And Presbyterians head the Church, in Elizabethan or modern English literature, When cold Jamaica sends for peat “ Augustan" (Anne) or Victorian?

From Florida to roast her meat; Chaucer has it in Troy. and Crys.,' bk. iii.

When Reformation turns a shrew stanza cxxvi. :

And acts as Riot us'd to do;

When England 's lost and Britain wins,
But, whether that ye dwel, or for hym go,

When Union's firm, and strife begins ;
I am, til God me bettere mynde sende,

When Stuarts' claims are all o'erthrown,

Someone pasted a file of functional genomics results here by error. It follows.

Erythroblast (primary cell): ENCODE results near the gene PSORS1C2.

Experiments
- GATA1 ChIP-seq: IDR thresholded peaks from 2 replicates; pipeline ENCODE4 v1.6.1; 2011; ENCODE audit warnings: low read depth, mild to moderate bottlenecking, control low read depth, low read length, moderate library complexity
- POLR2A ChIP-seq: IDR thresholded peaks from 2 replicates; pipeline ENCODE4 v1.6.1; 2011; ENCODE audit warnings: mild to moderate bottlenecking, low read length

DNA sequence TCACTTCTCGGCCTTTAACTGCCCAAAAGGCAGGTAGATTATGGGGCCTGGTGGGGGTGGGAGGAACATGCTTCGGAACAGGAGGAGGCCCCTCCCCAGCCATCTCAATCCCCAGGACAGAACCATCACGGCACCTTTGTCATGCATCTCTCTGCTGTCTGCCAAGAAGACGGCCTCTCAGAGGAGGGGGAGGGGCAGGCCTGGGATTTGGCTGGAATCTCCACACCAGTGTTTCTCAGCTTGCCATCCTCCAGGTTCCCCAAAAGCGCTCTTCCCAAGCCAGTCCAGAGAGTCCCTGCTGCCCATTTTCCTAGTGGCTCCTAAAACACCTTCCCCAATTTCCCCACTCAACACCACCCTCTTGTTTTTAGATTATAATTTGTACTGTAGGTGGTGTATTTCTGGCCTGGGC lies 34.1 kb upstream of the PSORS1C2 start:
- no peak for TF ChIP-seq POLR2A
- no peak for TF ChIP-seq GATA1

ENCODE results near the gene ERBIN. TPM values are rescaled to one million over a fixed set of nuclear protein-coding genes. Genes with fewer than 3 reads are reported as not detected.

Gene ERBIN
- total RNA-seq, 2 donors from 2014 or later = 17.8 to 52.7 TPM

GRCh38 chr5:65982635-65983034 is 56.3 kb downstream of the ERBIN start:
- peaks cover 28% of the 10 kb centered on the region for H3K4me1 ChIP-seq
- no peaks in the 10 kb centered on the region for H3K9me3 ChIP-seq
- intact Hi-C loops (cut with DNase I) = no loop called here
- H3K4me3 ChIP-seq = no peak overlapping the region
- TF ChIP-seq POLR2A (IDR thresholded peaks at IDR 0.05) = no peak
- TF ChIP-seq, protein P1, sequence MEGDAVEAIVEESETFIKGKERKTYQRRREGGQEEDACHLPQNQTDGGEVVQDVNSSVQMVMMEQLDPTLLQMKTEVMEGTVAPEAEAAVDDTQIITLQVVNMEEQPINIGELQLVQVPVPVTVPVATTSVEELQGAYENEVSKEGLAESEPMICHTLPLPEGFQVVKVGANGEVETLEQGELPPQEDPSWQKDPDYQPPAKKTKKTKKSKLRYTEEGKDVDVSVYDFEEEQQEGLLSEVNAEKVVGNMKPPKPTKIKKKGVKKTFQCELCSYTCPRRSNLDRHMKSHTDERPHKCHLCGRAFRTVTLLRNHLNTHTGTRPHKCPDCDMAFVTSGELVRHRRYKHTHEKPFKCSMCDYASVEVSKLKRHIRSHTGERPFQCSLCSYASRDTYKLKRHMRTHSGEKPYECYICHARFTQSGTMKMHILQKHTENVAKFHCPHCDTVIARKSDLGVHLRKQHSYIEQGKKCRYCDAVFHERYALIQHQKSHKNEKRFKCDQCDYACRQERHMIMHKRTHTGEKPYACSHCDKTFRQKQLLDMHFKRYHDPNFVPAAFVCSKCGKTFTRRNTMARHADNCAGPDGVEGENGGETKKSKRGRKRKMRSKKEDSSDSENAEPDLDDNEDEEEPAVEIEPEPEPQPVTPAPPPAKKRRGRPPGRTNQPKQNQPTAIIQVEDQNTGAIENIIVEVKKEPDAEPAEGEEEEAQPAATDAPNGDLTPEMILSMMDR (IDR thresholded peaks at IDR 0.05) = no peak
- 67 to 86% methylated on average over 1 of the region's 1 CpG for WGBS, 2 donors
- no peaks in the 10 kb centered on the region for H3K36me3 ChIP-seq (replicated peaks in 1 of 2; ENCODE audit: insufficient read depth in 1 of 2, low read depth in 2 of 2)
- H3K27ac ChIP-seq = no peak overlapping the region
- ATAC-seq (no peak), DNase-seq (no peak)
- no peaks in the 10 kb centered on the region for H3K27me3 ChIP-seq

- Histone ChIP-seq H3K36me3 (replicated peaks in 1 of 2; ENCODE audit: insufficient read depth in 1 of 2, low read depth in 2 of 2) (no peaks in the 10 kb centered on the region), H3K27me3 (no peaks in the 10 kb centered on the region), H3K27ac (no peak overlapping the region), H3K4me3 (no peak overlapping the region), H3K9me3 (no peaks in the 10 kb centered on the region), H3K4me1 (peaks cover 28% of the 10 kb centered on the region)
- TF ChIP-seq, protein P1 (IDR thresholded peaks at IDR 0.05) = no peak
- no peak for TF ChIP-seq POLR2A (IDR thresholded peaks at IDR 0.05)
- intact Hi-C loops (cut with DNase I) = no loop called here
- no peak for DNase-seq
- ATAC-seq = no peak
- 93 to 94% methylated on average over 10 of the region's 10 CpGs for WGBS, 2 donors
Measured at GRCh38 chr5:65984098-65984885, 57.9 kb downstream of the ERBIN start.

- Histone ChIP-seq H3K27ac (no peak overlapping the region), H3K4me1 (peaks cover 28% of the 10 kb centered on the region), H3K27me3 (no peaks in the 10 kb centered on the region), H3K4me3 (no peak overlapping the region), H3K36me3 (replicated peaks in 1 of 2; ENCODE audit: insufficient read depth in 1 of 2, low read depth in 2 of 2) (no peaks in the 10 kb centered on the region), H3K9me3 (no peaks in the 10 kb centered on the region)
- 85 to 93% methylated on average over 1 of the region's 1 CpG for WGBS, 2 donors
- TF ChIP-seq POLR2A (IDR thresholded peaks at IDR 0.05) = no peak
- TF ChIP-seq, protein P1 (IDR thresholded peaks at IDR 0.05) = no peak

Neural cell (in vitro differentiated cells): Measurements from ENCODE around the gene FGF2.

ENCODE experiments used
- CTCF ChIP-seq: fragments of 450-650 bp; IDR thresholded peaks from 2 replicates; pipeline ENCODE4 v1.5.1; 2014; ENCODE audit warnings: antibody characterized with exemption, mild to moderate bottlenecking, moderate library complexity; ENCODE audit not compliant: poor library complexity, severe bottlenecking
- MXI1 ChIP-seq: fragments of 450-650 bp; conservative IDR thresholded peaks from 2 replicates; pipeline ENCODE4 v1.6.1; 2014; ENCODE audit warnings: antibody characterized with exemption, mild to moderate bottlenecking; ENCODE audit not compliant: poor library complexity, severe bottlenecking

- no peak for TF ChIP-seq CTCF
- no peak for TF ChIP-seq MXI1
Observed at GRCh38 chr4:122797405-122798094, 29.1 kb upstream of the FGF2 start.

At dulcarnon, right at my wittes ende.

And Stuart reigns without a crown,

Then triumph Scotland! Thou hast won !
Thornhill Lees, Dewsbury.

England, look to 't; the charm's begun.

E. WALFORD, M.A. LUMLEY.-Can any reader of 'N. & Q.' tell me

Hyde Park Mansions, N.W. of what family and in which regiment was Capt. Hugh Lumley, who married between 1736 and PROUT.--I have two beautiful water - colour 1757 Mary, eldest daughter of Sir Christopher pictures signed “S. G. Prout." Can any of your Musgrave, Bart., of Edenball, co. Cumberland ? readers tell me who this Prout was? Was be any This lady married, secondly, in St. Ann's, Dublin, relation of the great Samuel Prout, or of J. Skinner by licence granted June 29, 1759, Col. John Prout? Are any other works by him known ? Pigott, of Prospect and Brockley, Queen’s County.